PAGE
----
CRYSTAL LAKE – Golf enthusiasts in McHenry County had the opportunity to dust off their clubs Saturday afternoon, although they were swung in a chill they are not generally accustomed to during the regular season.
With temperatures in the mid-teens, 33 foursomes slid their way onto Crystal Lake to participate in the 41st annual Chili Open Golf Classic.
Spirits were high and players were bundled up to take on the 9-hole, 32-par course constructed on Crystal Lake’s frozen surface. Coolers and mini charcoal grills were fastened to sleds and hand-constructed carts to keep the participants fed, watered and laughing.
The event, hosted by the Crystal Lake Park District, had been canceled in the past because of weather, but this year’s freezing temperatures made for a successful event.
“The interest is always there,” Crystal Lake Park District’s Recreation Supervisor Joe Davison said. “That’s what makes this so successful. If the ice is playable, we always have people wanting to participate. It’s unique, and I haven’t heard of another open like this in the Midwest.”
The attention of foursome Steve Massie, Jeff Frost, Dave Sherman and Todd McWilliams was certainly caught.
Frost, a Carpentersville resident, saw the information online and thought it best to be added to their groups bucket list.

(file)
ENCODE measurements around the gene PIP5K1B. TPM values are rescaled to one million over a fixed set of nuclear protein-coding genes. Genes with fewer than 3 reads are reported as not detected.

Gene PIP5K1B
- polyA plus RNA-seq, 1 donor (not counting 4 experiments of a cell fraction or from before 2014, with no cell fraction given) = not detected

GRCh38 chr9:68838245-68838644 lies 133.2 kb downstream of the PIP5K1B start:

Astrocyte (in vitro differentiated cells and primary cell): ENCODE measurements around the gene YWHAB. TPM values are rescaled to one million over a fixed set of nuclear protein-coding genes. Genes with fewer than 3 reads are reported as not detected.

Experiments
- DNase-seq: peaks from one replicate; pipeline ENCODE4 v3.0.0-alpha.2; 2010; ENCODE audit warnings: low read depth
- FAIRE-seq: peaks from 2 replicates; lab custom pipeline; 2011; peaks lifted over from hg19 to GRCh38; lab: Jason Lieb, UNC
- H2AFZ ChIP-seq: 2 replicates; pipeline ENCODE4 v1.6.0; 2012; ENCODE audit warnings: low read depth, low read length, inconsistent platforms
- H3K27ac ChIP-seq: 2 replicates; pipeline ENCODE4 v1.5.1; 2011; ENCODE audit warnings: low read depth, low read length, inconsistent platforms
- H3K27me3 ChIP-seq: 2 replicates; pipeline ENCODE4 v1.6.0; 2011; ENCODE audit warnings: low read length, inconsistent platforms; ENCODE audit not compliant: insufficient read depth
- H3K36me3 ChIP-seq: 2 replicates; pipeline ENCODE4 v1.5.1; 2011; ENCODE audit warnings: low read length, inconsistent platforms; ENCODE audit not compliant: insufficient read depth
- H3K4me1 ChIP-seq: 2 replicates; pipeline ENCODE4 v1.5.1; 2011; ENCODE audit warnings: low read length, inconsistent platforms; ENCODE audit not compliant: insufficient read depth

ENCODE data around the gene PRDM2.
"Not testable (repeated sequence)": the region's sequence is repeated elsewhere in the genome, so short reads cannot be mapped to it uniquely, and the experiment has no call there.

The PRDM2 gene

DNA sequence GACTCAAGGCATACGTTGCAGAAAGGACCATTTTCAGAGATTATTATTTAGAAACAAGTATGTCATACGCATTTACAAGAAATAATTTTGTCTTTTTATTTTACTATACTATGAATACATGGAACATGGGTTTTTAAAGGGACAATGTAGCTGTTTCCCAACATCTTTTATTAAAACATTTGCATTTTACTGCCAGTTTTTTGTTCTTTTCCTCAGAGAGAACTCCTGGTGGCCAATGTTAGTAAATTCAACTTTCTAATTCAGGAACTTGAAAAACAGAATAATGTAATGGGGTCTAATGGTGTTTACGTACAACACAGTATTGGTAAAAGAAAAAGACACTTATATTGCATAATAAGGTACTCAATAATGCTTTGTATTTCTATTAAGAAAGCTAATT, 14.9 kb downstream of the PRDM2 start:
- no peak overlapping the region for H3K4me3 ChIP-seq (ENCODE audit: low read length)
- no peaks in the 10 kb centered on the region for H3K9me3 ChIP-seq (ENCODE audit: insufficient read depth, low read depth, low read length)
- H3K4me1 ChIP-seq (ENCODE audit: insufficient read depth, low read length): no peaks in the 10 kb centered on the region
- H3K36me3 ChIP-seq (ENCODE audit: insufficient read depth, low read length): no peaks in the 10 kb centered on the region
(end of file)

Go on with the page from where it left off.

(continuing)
“We were at the Chicago Bears versus Dallas Cowboys game when we had that terrible ice storm,” Frost said. “I saw this and I told the boys that this was our next mission.”
Sherman admitted he had some second thoughts when he emerged from the group’s van only to be hit with the cold chill of the early morning.
“I should have stayed in bed,” said Sherman.
The four hit the links, or rather rinks, with ample layers of insulation, a small charcoal grill and a hefty cooler.
“I just hope I’m able to swing in all of these layers,” said Massie, stiffly moving his arms while talking against the density of his snowsuit.
Not far behind the early birds were foursome Mike Roller, Anthony Reeves, Mike Czarnik and Steve Hippler.
Czarnik is a four-year veteran to the classic, and with a grill cooking venison steaks and eggs and all the needed fixings for mimosas, he was a man who definitely looked like he knew what he was doing.
“The strategy changes every year depending on the course,” said Czarnik, a Cary resident. “This dusting of snow we have here changes the game a bit, and we should be able to get some nice chip shots. We should do well ... might even be able to catch some fish.”
The group estimated it would take them about two and a half hours to complete the course and said they had no intention of rushing.
“We have to cook, drink and golf,” said Roller. “It’s just great. You don’t find these types of activities anywhere else, and Crystal Lake has so many natural resources it’s nice that they don’t pigeon-hole themselves with strictly spring and summer events.”
All participants were awarded a hot bowl of chili, golf gear and bragging rights. Separate raffles were held to win golf accessories such as golf bags, clubs apparel and gift cards.